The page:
Notes on the Atrocities
Like a 100-watt radio station, broadcasting to the dozens...


Tuesday, June 17, 2003  

Well, this is bad:

A federal appeals court, reversing a lower-court decision, ruled today that the government did not have to disclose the names of more than 700 people detained in the aftermath of Sept. 11, 2001, agreeing with the Justice Department that making that information public could "allow Al Qaeda and other terrorist groups to map the course of the investigation."

The 2-to-1 decision by a panel of the United States Court of Appeals for the District of Columbia was a rebuff to the civil liberties and other groups that were challenging the Bush administration's refusal to provide the names and other information about people, mostly immigrants, held in connection with the 9/11 terrorism investigation, on the ground of national security.

The court said the government could withhold the dates and locations of arrest, detention and release of all detainees, including those charged with federal crimes, and the names of lawyers representing them.



It's weird, too, because I was just compiling information on John Ashcroft for the Dossiers Project when I stumbled across it. In fact, some of the stuff I was compiling related directly to this issue.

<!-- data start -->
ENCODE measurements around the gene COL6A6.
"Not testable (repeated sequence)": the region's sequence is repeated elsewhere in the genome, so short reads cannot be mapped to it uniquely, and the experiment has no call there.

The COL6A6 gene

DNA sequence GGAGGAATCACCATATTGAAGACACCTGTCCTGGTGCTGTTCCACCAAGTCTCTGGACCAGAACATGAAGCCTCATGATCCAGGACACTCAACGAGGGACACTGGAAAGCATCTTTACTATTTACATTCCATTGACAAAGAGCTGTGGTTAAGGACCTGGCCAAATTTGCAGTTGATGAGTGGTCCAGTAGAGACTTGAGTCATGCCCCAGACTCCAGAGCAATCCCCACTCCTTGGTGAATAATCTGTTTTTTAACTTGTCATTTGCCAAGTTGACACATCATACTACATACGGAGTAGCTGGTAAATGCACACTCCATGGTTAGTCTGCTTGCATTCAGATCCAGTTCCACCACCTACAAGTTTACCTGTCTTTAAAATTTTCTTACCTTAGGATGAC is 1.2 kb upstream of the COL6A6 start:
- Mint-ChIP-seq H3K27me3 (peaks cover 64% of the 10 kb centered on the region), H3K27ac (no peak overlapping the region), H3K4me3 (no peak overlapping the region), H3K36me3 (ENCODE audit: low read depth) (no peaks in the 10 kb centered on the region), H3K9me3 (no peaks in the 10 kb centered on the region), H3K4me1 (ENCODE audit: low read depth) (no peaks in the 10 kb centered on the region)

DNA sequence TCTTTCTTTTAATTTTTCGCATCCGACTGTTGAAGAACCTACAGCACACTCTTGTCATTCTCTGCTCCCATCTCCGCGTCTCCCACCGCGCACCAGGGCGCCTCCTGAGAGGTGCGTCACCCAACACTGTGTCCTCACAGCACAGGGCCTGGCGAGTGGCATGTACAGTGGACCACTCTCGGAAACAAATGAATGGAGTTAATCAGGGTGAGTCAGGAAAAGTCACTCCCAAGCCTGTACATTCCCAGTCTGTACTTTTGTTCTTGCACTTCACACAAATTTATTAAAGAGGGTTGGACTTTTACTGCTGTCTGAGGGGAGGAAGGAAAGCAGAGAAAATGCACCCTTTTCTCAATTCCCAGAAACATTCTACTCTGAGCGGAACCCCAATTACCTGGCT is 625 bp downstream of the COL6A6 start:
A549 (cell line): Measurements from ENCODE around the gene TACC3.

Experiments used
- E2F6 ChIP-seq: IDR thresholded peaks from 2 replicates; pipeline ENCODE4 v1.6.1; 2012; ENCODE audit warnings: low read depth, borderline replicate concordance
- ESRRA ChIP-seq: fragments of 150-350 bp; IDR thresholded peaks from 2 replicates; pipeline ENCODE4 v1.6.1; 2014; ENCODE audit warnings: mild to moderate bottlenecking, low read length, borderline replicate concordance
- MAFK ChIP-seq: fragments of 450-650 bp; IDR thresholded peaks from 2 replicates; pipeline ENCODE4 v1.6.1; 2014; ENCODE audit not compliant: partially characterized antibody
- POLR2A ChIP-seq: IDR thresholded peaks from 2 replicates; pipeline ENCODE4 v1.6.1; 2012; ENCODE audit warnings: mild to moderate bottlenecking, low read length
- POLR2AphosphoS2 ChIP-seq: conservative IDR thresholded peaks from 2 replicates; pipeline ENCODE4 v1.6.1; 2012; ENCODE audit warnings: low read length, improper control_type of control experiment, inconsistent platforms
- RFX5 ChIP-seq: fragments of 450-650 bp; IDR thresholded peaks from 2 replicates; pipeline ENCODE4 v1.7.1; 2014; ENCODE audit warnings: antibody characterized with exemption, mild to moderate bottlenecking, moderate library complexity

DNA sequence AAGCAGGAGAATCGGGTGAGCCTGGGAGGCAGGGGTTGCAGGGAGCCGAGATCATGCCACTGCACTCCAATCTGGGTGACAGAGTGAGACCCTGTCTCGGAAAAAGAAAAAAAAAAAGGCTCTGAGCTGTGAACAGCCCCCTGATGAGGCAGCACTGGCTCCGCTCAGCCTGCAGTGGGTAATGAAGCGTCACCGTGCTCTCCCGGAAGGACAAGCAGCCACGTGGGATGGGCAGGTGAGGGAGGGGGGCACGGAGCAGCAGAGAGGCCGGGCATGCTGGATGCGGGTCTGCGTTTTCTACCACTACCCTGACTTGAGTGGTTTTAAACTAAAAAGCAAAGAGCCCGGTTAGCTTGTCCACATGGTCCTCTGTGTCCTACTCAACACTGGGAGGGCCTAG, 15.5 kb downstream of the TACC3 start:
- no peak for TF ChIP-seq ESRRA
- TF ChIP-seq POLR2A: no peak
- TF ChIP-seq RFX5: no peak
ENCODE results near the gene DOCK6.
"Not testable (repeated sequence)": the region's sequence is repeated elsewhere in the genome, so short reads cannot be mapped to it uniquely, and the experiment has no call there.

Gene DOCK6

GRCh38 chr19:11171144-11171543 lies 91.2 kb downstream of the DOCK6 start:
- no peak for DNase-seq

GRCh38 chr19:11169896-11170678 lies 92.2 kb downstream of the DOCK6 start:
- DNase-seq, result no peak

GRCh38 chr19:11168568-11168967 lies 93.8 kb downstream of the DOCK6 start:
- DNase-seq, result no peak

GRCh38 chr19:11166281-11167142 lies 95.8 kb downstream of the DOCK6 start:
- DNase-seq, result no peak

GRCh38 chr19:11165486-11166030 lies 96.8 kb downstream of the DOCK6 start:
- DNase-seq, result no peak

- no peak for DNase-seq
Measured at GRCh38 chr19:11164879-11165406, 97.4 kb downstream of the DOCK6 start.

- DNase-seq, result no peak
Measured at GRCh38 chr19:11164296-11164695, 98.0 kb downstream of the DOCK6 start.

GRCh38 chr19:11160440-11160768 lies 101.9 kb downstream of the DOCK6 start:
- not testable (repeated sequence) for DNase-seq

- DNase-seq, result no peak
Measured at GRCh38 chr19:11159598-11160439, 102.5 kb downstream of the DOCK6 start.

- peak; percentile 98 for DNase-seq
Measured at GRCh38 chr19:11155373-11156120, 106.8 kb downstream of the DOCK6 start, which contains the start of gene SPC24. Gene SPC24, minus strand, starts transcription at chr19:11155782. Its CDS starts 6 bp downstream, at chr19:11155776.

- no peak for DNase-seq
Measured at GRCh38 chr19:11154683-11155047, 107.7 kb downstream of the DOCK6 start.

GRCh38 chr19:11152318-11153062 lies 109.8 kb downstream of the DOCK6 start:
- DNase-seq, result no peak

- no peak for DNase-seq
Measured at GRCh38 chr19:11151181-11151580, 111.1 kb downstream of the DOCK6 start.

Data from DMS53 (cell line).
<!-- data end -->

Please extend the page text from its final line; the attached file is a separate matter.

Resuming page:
As if it's not obvious enough--the packing-the-courts agenda is really paying off. At one time, we all had some confidence in the courts as impartial arbiters of the law. Now it just seems like the different guys from the same country club solidifying an extremely conservative agenda. So now: the executive branch has discretion over the creation or implementation of law (which is the Congressional branch's duty)--it was Ashcroft who initially told his department to start rejecting FOIA requests; then the judges, who were put in place by the President, agree that he has this authority. Viola!--there's your trifecta.

The article continues, quoting Ashcroft:

Attorney General John Ashcroft said in a statement on the Justice Department's Web site, "We are pleased the court agreed we should not give terrorists a virtual road map to our investigation that could allow terrorists to chart a potentially deadly detour around our efforts."



The President of the People for the American Way, one of the members of the coalition who brought the lawsuit, called it a "stunning rollback of rights in America." He continues:

“We’re very disappointed with this decision. We’ve said again and again that the American people have a right to know what the government is doing in their name. Instead, this ruling gives amazing deference to the Justice Department, and cripples the critical role of oversight in protecting rights in America.

“This ruling allows the Department of Justice to bury these secret arrests even deeper. Now the public is denied access even to the names of attorneys representing detainees. There is no way abuses — like those chronicled in the report by the Justice Department inspector general — can be fully investigated and exposed if every aspect of these arrests is kept in the dark. This ruling could be complicit in a stunning rollback of rights in America. Indeed, this ruling takes us closer to authorizing the government to use secret arrests and detentions on a broad range of criminal suspects — or just outspoken critics. The repercussions could be disastrous.”



Hide the kiddies, moms, especially if they aren't white . . . .

posted by Jeff | 4:11 PM |
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